Keywords:

Introduction

Mechanical loading plays an essential role in maintaining the skeletal integrity in both humans and animals (Forwood & Parker 1991, Turner et al. 1991, 1994, Smith & Rutherford 1993, Yeh et al. 1993, Hamdy et al. 1994, Torrance et al. 1994, van der Wiel et al. 1995, Forwood et al. 1998). Bone modifies its structure throughout life in order to serve as a structural support for the body. According to the mechanostat theory, decreased physical activity results in decreased bone formation and increased bone resorption, whereas increased physical activity has the opposite effect (Yeh et al. 1993). It has been suggested that osteocytes function as mechanosensors via canalicular processes and communicating gap junctions in the early stage of bone remodeling (Cowin et al. 1991, Nomura & Takano-Yamamoto 2000).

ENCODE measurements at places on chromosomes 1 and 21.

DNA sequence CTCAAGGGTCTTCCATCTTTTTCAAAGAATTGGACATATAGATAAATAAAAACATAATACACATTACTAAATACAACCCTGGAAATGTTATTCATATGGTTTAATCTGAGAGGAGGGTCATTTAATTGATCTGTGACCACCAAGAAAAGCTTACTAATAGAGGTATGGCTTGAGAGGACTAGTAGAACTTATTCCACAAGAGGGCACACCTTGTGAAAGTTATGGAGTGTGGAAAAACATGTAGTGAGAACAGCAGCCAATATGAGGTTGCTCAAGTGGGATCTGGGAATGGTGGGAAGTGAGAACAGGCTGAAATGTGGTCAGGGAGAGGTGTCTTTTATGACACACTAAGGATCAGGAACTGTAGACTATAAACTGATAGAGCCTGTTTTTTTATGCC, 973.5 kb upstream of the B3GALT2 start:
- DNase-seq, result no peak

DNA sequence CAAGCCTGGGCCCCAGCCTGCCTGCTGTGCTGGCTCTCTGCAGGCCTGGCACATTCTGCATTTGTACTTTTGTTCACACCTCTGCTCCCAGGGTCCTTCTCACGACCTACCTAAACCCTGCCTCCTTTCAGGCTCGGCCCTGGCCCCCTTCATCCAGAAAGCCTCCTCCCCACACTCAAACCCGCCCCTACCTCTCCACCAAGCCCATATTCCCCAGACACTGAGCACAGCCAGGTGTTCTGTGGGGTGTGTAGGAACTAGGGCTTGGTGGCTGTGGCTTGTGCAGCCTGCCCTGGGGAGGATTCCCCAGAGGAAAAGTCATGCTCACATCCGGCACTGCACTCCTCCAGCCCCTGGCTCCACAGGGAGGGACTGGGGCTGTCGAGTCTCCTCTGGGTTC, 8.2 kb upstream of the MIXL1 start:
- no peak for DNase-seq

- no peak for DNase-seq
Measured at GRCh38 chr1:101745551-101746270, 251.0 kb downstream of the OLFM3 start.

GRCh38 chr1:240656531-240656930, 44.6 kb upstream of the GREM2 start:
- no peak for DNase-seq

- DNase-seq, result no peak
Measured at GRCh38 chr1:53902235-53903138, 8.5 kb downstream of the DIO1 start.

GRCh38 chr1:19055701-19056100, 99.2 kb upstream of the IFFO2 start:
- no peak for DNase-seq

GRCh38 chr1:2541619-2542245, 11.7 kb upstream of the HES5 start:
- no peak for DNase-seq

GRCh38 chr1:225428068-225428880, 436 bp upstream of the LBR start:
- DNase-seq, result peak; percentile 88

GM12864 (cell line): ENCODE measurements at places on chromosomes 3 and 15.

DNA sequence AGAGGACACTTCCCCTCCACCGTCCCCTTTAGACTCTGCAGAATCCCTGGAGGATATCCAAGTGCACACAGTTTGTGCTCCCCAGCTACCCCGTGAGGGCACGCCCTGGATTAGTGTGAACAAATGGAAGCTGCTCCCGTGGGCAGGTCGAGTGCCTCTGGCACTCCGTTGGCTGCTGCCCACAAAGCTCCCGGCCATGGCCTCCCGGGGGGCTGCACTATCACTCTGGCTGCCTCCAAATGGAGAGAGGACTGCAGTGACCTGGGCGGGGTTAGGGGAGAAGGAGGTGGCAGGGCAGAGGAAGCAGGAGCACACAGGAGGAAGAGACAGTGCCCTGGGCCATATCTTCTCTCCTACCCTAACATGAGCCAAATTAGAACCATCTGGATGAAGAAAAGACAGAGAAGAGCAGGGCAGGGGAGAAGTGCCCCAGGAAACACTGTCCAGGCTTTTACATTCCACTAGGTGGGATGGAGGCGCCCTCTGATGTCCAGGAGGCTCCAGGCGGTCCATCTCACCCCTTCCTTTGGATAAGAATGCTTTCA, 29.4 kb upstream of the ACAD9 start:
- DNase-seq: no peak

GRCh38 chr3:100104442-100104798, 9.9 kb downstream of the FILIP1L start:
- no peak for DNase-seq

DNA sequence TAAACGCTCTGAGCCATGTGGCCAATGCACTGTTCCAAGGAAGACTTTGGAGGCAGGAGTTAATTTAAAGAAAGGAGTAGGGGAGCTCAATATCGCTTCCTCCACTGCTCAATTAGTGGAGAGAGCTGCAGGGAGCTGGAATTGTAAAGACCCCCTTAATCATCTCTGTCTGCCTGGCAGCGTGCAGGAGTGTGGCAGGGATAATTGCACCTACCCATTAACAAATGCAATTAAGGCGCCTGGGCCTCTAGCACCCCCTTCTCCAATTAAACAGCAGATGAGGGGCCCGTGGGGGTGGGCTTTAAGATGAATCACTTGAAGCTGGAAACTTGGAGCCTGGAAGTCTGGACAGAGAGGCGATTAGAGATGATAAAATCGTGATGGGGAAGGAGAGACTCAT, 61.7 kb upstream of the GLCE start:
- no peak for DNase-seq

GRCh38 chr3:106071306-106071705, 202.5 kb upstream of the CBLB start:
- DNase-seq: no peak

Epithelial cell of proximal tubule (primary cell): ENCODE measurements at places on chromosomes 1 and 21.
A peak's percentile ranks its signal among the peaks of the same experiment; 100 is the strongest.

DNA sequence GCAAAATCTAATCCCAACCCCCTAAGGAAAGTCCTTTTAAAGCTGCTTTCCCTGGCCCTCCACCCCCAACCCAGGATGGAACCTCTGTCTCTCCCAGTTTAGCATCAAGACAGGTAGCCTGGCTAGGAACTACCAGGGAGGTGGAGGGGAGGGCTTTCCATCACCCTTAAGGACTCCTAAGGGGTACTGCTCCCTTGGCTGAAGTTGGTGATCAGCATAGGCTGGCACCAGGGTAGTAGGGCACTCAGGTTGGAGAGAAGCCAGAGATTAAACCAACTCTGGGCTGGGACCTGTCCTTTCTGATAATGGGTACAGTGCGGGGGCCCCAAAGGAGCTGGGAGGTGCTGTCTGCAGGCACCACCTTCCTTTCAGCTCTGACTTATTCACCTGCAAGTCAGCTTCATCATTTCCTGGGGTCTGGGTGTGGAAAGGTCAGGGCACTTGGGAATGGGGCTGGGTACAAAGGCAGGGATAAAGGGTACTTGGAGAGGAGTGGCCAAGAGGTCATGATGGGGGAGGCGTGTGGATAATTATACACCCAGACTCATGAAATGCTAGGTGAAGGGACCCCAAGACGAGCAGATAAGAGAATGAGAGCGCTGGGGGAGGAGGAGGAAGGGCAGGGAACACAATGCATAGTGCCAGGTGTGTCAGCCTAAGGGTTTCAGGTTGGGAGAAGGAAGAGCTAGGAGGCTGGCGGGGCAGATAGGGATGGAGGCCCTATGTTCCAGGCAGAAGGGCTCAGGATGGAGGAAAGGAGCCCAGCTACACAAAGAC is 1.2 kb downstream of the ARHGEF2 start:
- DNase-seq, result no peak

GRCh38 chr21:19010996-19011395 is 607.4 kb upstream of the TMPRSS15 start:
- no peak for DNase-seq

Several in vivo studies have shown that many biochemical signal molecules are involved in the translation of mechanical stimuli into bone formation including glucose-6-phosphate dehydrogenase (G6PD) (Skerry et al. 1989, Lanyon 1992), c-fos (Raab-Cullen et al. 1994, Lean et al. 1996), cAMP (Davidovitch et al. 1984), cyclooxygenase (COX-2) (Forwood 1996), nitric oxide (NO) and prostanoid (Pitsillides et al. 1995), insulin-like growth factors (IGFs) (Raab-Cullen et al. 1994, Lean et al. 1995, Bravenboer et al. 2001), transforming growth factor-β (TGF-β) (Raab-Cullen et al. 1994, Bravenboer et al. 2001), protein kinase B (PKB or Akt) (Skerry & Suva 2003), and glutamate transporter (GLAST) (Mason et al. 1997, Skerry 1999, Skerry & Genever 2001, Skerry & Suva 2003). These responses to in vivo mechanical loading are time- and spatially-dependent. Early strain related changes within 5 min after loading are shown in osteocytes in which the G6PD activity is increased (Skerry et al. 1989, Lanyon 1992), whereas an increase of IGF-I mRNA expression is located on trabecular surfaces and in osteocytes of the diaphysial cortex (cortical and trabecular osteocytes) of rat caudal vertebrae within 6 h after a single loading session (Lean et al. 1995).